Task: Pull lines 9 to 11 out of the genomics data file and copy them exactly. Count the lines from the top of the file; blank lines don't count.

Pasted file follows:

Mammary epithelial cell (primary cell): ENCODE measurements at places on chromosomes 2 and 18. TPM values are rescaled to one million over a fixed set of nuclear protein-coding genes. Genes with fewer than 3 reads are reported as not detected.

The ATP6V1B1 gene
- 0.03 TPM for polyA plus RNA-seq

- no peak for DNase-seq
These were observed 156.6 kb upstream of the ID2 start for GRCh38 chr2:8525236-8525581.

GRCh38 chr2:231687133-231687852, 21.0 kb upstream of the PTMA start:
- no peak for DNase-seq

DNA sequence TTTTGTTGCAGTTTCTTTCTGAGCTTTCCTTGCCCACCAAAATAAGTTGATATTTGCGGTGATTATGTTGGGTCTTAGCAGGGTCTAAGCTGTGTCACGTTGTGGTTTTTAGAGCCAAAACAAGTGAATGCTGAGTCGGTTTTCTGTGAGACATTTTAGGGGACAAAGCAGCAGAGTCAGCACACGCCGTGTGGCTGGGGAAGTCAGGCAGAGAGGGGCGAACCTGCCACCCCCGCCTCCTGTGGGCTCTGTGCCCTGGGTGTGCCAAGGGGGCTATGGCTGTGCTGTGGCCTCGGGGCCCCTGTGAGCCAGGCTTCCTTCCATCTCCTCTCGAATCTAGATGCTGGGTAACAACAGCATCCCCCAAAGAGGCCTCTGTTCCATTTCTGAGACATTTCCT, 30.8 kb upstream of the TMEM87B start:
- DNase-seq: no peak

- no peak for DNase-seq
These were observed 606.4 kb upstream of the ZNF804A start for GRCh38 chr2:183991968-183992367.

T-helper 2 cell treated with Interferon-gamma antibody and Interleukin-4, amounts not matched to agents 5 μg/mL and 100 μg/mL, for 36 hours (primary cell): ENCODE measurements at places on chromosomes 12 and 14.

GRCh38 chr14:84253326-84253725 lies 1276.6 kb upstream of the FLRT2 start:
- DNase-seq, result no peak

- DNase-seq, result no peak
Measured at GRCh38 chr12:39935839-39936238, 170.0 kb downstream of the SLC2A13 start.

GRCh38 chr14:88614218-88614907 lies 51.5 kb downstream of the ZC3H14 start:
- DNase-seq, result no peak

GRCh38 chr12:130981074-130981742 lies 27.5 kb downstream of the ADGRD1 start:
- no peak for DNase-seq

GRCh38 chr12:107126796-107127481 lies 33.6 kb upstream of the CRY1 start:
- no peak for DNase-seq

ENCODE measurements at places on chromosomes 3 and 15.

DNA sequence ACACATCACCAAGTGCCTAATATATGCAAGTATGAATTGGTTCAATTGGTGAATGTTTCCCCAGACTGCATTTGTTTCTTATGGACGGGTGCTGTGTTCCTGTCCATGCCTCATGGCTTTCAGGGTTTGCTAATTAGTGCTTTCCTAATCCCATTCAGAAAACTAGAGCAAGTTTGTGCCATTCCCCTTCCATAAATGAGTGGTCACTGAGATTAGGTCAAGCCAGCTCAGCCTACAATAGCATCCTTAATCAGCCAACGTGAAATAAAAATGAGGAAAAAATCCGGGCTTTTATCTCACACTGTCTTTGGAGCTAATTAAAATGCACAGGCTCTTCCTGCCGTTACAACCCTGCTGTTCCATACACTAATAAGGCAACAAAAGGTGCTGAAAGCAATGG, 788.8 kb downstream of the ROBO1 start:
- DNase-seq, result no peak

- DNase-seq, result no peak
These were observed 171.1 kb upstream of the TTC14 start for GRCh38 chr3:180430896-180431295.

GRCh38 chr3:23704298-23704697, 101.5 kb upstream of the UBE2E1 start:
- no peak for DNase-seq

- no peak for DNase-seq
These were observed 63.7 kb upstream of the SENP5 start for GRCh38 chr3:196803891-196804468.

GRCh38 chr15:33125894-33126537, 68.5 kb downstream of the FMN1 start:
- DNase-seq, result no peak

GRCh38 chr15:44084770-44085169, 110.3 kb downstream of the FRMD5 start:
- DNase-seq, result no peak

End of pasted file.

- DNase-seq: no peak

- no peak for DNase-seq
These were observed 606.4 kb upstream of the ZNF804A start for GRCh38 chr2:183991968-183992367.